Working with Windows Containers and Docker: Up and Running

Comments 6

Share to social media


In the previous article in this series, Working with Windows Containers and Docker: The Basics, I examined the basics of how container virtualization is being implemented in the Windows Server 2016 operating system. With this basic run-through of Windows Containers out of the way, I can go on to explain how you can work with this new feature in Windows Server 2016.


In Part 1 of this series, we learned about Windows Containers Fundamentals and Docker. Containers provide lightweight and Agile virtualization capabilities that developers can use to quickly deploy and update apps in their own development environment. This article will explain how to create and manage Windows Server Containers using Docker. By the end of this step, we will have our Container Host up and running with just one IIS container. That’s pretty cool!

Windows Server 2016 with Containers on Azure

For many Developers and Sysadmins, it makes a lot of sense to deploy services to the Microsoft Azure cloud, but you have the additional option of deploying your Container Host to the Microsoft Azure cloud. One of the advantages of using Azure in this way is that you can deploy a Windows Server 2016 virtual machine with the Containers feature already installed. By doing so, you are then able to experiment with Windows Server Container, with both Server Core and Nano Server Container OS Images installed and ready to use with Docker.

Log in to your Azure portal and create a virtual machine using the Windows Server 2016 Core with Containers image, as shown below:

Docker Commands

How do you set about working with Docker on Windows Server? Before going more into the practical side, we need to get familiar with the essential Docker PowerShell commands. You can run the docker –help command:

There is enough here for everyday use. We’ll get started by using one of the most common of the Docker commands:

This command shows you which Docker Images are available locally. After installing Windows Containers no Docker Images are, as yet, installed. The first thing you have to do is to pull Windows Server Images from the Docker Hub. You don’t need a Docker Hub Account to perform this task:

I will describe this command in more detail in the next section. When you have at least one image available, you can start a Windows Container:

It means that a Windows Container called <Container_Name> will be started from the Image called <Image_Name>. When you have more than one container running, it can be useful to get a list of all running containers:

Finally, you will need some information about your containers, such as the IP Address. Use the following to retrieve this information:

Retrieve Images from Docker Hub

In Docker container parlance, the image is the template from which you spawn new containers. We can download some pre-built Docker images from the Docker Hub. At the time this was written, Microsoft has two container images in their gallery: Nano Server and Windows Server Core. Let’s download them both by pulling the images from Docker Hub:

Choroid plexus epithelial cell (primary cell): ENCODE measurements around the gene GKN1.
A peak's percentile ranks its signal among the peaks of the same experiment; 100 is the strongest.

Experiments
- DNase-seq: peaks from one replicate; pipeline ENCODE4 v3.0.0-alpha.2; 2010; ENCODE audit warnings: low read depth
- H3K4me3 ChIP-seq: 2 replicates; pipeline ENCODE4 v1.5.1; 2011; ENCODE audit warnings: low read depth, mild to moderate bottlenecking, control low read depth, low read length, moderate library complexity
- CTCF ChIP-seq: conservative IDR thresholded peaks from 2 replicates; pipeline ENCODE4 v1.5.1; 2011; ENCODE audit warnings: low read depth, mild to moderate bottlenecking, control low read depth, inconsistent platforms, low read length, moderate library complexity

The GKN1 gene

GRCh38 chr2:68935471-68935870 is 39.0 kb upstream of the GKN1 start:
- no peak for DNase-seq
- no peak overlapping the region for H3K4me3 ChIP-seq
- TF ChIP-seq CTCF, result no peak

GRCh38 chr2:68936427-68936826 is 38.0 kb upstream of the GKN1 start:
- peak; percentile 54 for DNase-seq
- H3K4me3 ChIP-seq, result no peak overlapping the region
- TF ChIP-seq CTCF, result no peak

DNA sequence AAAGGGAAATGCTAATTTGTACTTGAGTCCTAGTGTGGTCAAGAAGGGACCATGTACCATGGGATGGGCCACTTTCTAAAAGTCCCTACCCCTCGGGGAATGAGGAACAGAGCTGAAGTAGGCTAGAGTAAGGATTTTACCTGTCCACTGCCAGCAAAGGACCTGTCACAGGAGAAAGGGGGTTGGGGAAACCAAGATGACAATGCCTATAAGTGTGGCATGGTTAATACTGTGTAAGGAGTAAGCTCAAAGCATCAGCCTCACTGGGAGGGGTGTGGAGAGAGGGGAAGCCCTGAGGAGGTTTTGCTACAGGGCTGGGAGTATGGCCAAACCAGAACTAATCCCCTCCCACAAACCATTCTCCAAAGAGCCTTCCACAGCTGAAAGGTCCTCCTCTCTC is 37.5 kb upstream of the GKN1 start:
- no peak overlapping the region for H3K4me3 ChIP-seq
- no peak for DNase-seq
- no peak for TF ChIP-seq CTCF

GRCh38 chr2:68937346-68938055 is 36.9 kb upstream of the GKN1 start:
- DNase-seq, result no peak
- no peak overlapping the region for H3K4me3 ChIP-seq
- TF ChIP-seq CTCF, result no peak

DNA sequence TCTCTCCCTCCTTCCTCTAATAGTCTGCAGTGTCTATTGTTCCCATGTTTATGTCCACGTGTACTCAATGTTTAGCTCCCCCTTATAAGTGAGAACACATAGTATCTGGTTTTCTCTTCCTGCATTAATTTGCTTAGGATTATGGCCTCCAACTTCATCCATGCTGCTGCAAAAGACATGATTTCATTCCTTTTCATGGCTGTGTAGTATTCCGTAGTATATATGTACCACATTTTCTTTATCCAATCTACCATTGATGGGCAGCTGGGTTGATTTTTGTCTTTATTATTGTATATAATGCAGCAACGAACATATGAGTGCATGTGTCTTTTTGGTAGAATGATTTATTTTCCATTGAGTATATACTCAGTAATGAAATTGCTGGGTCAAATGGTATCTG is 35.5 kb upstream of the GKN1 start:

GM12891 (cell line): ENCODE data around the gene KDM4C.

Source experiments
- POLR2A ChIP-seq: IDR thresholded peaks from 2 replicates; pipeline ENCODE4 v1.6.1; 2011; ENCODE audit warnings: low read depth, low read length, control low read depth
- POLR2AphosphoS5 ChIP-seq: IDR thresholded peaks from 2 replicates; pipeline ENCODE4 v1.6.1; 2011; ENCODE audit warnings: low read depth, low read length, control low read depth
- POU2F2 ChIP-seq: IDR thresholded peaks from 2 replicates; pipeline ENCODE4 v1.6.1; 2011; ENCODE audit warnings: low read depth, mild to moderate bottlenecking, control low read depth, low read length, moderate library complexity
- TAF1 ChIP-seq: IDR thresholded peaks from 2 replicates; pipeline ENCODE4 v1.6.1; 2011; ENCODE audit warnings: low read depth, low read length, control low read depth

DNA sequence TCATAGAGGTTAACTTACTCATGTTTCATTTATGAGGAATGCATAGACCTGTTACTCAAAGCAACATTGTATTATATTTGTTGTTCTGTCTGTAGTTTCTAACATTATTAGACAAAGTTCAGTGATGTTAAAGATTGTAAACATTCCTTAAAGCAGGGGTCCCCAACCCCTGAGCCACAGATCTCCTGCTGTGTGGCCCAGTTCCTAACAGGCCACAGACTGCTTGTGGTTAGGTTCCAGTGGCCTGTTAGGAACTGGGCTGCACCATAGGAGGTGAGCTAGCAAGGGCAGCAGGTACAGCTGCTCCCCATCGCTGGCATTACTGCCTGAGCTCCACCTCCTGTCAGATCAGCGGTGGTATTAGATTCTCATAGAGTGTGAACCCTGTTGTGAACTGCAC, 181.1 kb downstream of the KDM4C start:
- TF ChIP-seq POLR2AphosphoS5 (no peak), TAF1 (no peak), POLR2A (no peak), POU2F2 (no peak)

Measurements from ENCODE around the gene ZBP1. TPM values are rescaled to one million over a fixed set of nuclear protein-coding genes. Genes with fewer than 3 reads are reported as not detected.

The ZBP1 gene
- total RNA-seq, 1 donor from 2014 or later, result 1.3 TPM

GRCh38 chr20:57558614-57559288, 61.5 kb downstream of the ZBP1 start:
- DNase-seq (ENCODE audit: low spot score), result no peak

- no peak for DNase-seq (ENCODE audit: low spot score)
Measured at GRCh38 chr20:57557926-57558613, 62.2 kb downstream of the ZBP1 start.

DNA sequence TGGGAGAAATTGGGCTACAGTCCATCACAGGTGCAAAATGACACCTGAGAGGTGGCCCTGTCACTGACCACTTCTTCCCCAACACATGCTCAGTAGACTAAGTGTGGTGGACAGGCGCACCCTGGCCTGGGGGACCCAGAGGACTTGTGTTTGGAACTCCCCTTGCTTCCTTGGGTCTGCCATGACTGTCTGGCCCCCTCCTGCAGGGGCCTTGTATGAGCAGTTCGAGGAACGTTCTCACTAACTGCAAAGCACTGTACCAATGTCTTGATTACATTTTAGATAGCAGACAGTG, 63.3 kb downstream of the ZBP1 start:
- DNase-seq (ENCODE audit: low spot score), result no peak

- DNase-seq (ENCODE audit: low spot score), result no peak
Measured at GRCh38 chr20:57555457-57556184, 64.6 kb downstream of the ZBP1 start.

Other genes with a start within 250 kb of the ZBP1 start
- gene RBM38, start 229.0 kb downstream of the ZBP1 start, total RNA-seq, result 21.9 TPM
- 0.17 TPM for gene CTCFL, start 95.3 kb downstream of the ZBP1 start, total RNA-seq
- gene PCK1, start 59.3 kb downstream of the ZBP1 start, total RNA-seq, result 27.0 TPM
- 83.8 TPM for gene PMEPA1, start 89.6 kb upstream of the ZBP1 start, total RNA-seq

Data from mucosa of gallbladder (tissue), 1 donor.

Ok, but how to know the exact name of the image that you need? That’s pretty simple. On Docker Hub, you will notice the following section named “Docker Pull Command” as shown below.

The only necessary step is to copy and paste the command to download the image. Once the image installation process completes (it can take a while, depending on your Internet connection speed), confirm that Windows Server Core image is available locally. Run Docker images to check:

If you have deployed the pre-configured virtual machine in Azure, the two base images are already pulled.

Deploy a new Windows Container

Now we will use the Docker run command to deploy a new container named CoreServerCMD that uses the Windows Server Core image. The -it switch denotes an interactive session, and cmd.exe means that we want to enter the container inside a new cmd.exe console. Be careful, the repository name must be lowercase.

Basically, the docker run translates the cmd.exe command within the new Server Core-based container. Now, we have a container named CoreServerCMD which is running. We can check with the Docker ps command:

The Docker ps command by default shows only running containers but passing the -a flag to the command will show all containers. You can start and stop containers very simply by running:

When you start a Windows Container, take a look at the Task Manager tool and you will notice a new process called “Docker”. When you stop your container, this process will disappear:

OK, the container is up and running but you don’t need to execute the docker run command once again. To re-enter the running container, the docker attach command will do the job:

Containers have both a name and identifier, and either of them can be used to identify the container to inspect. Inspect is a core Docker instruction (Docker Docs- Docker Inspect) that allows you to get all the information about Container and Image. Below, I inspect my container: